When I sought the Lord for His message this week, I got a simple one:
Don’t stop listening.
We seem to be in a pregnant pause. A sort of holding pattern. World events have been barreling along, fulfilling prophecy after prophecy. But since the ceasefire in Gaza, a kind of hush seems to have fallen. (From what I understand, I’m not the only follower of Bible prophecy saying this.)
If you come here to Five Stones and Sling often, you know I tend to blog around themes pulled from the Hebrew Calendar and the Feasts of the Lord. Well, guess what? With the four Spring feasts behind us and the Fall Feasts months away, we’re in a pregnant pause there too.
One way you can look at the Feasts is as a picture of the betrothal and marriage of our Heavenly Bridegroom and His bride. (If you’re not familiar with that beautiful picture, I put together a cheat sheet that lays it out here):
With the Spring feasts behind us, our Heavenly Betrothed has “gone to prepare a place for us” (John 14:2). So what should the Bride of Christ be doing?
Preparing. Consecrating ourselves. Putting together our wedding attire. “And it was given her to clothe herself in fine linen, bright and clean, for the fine linen is the righteous acts of the saints.” (Rev 19:8) Not drifting off, like those infamous virgins of Matthew 25! All ten of them, both wise and foolish, slept! Or like the disciples at the Garden of Gethsemane. (Luke 22:39-46)
So don’t stop watching. Don’t stop preparing your soul. Don’t stop listening.
But here’s something I find interesting. It’s clear from scripture that, when it comes to God’s voice, not everyone has the same capacity to hear.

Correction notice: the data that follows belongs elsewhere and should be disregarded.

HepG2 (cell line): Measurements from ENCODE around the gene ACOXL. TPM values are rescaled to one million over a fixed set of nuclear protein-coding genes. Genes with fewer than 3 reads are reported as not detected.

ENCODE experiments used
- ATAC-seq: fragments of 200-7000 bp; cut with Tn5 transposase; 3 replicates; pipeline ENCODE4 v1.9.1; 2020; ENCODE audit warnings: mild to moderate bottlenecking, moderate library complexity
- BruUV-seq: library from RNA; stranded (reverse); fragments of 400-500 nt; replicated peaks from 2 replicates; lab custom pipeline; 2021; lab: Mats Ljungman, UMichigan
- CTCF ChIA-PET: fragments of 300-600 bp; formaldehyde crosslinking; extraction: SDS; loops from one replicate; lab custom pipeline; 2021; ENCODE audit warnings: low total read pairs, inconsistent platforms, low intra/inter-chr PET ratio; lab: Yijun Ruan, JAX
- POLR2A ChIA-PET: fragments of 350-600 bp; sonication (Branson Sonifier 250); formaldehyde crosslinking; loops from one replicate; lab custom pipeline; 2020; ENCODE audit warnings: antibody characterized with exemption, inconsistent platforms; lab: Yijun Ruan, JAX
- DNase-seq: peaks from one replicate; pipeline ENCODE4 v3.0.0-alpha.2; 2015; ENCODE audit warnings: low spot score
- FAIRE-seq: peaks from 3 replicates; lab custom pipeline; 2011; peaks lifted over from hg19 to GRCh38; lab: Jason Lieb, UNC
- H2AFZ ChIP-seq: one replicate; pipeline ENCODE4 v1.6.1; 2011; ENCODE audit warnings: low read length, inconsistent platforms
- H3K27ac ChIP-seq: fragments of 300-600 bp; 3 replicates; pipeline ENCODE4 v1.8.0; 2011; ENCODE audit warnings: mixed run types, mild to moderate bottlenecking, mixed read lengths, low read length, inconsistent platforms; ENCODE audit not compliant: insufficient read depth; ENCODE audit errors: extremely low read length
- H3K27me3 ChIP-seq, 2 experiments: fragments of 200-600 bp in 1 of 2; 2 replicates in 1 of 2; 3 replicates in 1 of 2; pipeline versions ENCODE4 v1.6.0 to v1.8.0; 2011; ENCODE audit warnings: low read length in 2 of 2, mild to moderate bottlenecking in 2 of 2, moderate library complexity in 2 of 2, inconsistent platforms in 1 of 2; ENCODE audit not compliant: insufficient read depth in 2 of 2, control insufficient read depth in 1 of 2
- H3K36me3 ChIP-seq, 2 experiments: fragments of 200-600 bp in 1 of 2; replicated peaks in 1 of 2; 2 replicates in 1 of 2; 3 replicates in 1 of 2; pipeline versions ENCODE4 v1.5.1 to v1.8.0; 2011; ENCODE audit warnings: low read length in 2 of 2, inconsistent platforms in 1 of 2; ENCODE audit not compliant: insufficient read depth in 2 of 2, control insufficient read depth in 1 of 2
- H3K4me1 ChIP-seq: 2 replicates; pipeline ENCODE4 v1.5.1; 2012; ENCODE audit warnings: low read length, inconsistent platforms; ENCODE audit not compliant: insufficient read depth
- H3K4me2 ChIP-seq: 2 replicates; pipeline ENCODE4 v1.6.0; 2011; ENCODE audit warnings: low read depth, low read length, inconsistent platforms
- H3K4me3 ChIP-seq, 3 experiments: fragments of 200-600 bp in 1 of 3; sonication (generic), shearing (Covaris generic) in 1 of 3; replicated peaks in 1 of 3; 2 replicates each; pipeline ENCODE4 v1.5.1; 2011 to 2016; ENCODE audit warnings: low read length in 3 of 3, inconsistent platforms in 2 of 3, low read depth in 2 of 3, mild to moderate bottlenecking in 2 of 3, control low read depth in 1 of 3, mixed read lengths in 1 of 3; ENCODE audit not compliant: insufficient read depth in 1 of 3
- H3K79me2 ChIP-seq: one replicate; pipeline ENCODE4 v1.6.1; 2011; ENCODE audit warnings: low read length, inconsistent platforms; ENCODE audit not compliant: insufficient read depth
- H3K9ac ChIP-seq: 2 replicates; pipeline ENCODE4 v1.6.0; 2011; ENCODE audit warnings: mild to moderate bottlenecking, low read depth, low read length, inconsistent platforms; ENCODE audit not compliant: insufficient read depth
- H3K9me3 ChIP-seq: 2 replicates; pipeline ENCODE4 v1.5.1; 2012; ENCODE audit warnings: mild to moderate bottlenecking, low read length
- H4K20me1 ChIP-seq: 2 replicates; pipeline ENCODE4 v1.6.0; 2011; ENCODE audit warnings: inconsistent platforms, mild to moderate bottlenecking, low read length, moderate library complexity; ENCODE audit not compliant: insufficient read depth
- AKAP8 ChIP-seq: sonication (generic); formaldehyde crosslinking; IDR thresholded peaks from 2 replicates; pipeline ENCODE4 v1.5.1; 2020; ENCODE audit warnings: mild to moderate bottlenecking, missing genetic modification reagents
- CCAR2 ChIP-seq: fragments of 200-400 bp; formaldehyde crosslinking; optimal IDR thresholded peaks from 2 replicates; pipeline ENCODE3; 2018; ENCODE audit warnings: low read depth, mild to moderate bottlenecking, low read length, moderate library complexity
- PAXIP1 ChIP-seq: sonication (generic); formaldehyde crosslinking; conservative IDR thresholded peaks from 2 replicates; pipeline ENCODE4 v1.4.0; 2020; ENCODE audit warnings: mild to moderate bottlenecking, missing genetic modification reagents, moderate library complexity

“Now My soul has become troubled; and what shall I say, ‘Father, save Me from this hour’? But for this purpose I came to this hour. Father, glorify Your name.” Then a voice came out of heaven: “I have both glorified it, and will glorify it again.” So the crowd of people who stood by and heard it were saying that it had thundered; others were saying, “An angel has spoken to Him.” (John 12:27-29)
Have you ever wondered why some in the crowd heard a voice while others could only make out the sound of thunder?
Here’s something Yeshua said a lot. “He who has ears to hear, let him hear.” We see Him use the phrase sixteen times! (Three in Matthew, three in Mark, twice in Luke, and eight times in Revelation.) Both Mark and Luke indicate it was something He said regularly. (Luke 8:8 “As He said these things [parables], He would call out…”)
Maybe it’s important?
Luke gives us a glimmer of behind-the-scenes insight as to why Yeshua stressed this so much.
His disciples began questioning Him as to what this parable meant. And He said, “To you it has been granted to know the mysteries of the kingdom of God, but to the rest it is in parables, so that seeing they may not see, and hearing they may not understand.” (Luke 8:9-10)
Why was it “granted to” the disciples? Because they were with Jesus.
How do we partake of the same benefit?
But a natural man does not accept the things of the Spirit of God, for they are foolishness to him; and he cannot understand them, because they are spiritually appraised. But he who is spiritual appraises all things, yet he himself is appraised by no one. For who has known the mind of the Lord, that he will instruct Him? But we have the mind of Christ. (1 Cor 2:14-16)
By partaking of the mind of Christ, which we get through the Holy Spirit who “teaches us all things” (John 14:26).
The passage in John 12 I started with makes me think about the way the voice of the Lord is often likened to something loud and inarticulate—thunder and/or a trumpet. For example, at the Rapture:
For the Lord Himself will descend from heaven with a shout, with the voice of the archangel and with the trumpet of God, and the dead in Christ will rise first. Then we who are alive and remain will be caught up together with them in the clouds to meet the Lord in the air… (1 Thess 4:15-17)
Here’s another example.
Now Mount Sinai was all in smoke because the Lord descended upon it in fire; and its smoke ascended like the smoke of a furnace, and the whole mountain quaked violently. When the sound of the trumpet grew louder and louder, Moses spoke and God answered him with thunder [NOTE: בְקֽוֹל Lit, “a sound,” translated sound, cry, bleating, voice, etc.]. The Lord came down on Mount Sinai, to the top of the mountain; and the Lord called Moses to the top of the mountain, and Moses went up. (Ex 19:18-20)